close

Вход

Забыли?

вход по аккаунту

?

Chicken Power Point #1

код для вставкиСкачать
Which Came First…The
Chicken or the Egg???
Created by Susan Pool
Nebo Elementary School
History of the Chicken
• There are over 350
different kinds of
chickens.
• Chickens have been
known to be tame as
early as 2000 BC
• Four types of chicken
were found in the
jungle.
Do All Eggs Hatch Into Chicks?
• You may wonder why
eggs in the grocery
store don’t grow into
chickens. If you tried
to grow these eggs
into chicks it would
not happen. You have
to have a rooster
present for an egg to
grow into a chick.
The Egg
• Looking at the egg from
the outside we see the
shell, which is a hard,
protective covering made
of calcium carbonate. The
shell has more than 7,000
tiny pores to let gases into
and out of the shell.
Carbon dioxide and
moisture are given off
through the pores and are
replaced by atmospheric
gases, including oxygen.
Membranes
• Immediately beneath the
shell are two membranes,
the outer and inner shell
membranes. These
membranes protect the
contents of the egg from
bacteria and prevent
moisture from leaving the
egg too quickly..
• The body temperature of a
hen is approximately 106В°
F, Eggs are very warm at
the time they are laid. The
temperature of the air is
usually much lower than
106В° F, and the egg cools
to the temperature of its
surroundings. As cooling
takes place, the contents
of the egg contract more
than does the shell of the
egg. This creates a
vacuum and air is drawn
through the pores of the
egg.
AIR CELL
• As a result, an air cell
forms at the large end of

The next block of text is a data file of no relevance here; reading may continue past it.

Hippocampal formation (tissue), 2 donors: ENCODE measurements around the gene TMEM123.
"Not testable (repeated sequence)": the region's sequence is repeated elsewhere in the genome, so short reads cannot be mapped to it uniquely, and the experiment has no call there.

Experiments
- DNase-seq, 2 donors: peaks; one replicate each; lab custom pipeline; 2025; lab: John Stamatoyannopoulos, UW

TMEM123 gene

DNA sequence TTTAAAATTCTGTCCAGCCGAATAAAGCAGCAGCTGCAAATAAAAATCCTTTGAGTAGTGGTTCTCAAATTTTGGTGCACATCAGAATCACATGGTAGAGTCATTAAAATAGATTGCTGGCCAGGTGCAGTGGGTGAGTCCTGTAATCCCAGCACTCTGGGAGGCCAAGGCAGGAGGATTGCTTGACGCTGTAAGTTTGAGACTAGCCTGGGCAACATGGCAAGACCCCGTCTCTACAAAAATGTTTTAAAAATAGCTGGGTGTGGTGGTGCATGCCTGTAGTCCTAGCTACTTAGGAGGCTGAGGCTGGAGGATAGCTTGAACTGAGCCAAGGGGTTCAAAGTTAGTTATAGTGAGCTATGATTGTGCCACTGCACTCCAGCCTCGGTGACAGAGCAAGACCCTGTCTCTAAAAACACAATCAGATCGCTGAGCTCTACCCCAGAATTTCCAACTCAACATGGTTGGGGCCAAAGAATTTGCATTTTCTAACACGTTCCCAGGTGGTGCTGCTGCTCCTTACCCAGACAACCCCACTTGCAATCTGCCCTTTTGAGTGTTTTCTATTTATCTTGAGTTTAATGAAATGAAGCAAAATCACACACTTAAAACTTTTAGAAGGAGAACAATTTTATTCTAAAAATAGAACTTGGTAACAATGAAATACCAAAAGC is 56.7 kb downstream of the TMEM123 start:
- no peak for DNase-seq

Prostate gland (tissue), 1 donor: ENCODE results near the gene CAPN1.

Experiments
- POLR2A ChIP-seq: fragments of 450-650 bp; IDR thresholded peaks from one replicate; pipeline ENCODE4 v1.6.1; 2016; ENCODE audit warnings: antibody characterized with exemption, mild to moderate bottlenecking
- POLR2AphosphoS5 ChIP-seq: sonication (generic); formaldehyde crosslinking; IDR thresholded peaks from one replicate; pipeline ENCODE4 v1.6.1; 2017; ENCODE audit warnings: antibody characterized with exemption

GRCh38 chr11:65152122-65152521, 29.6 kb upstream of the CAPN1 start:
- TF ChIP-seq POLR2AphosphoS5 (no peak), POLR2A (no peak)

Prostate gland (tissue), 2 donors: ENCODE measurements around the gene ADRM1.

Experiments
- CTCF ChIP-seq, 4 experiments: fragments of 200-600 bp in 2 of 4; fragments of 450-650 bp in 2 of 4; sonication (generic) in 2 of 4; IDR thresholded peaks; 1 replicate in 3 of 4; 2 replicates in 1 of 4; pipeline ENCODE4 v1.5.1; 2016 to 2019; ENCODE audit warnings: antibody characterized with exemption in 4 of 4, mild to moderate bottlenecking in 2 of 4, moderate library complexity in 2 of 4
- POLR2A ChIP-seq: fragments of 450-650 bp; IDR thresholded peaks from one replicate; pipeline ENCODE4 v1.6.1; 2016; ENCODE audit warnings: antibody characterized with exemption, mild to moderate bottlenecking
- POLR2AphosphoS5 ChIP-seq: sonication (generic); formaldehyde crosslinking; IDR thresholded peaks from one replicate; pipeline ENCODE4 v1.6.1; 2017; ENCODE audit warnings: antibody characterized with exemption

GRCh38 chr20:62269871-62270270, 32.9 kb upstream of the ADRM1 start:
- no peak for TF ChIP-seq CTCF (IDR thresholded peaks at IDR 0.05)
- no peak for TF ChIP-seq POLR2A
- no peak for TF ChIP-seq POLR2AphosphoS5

the egg. While the embryo
is growing, the shell
membranes surround and
contain the white or
albumen of the egg. The
albumen provides the
liquid where the embryo
develops, and it also
contains a large amount of
the protein necessary for
proper development.
Parts of the Egg
• In a fresh egg, we can see
white cords attached to the
yolk sac. These two cords,
called chalazae, are made
of twisted strands of
mucin fibers that are a
special form of protein.
The chalazae hold the yolk
in the center of the egg.
The Germinal Disc
• The yolk is the source
of food for the embryo
and contains all the fat
in the egg. The small
white spot on the yolk
is the germinal disc.
This is where the
female's genetic
material is found.
How the Hen Hatches an Egg
• In nature, the female bird
selects the nest site and
lays a clutch of eggs
(usually 8 to 13 eggs), one
egg per day. Once she has
a clutch of eggs, she
begins sitting on the eggs
full time, leaving only for
food and water.
• The hen's body
temperature is 105В° F to
106В° F. When the hen sits
on the eggs, she heats the
eggs to 100В° F to 101В° F.
The hen turns the eggs on
a regular basis by using
her beak to scoop under
the egg and roll it toward
her. The humidity comes
from the environment, the
hen's body, and any
moisture she transfers
back to the nest on her
feathers. Brooding hens
often leave their nests to
feed at dawn or dusk when
the dew is on the grass.
Eggs That Won’t Hatch
• A cracked egg will not
hatch. The crack will
let bacteria in and will
let moisture out.
A Shell That’s Too Thin
• The shell of a bodycheck egg is too thin
and porous.
• It probably won’t
hatch.
Double Yolked Egg
• An egg with two yolks
with most likely not
hatch.
• Fertile eggs must be cared
for before they are
incubated. The eggs
should be collected within
4 hours from when they
were laid. The eggs are
not washed unless
absolutely necessary.
Water warmer than the
egg is used,so the egg
sweats and releases the
dirt. If you use cold water,
the egg will contract and
pull the dirt and bacteria
deeper into its pores.
Important Factors
• Four factors are of
major importance in
incubating eggs
artificially:
temperature, humidity,
ventilation, and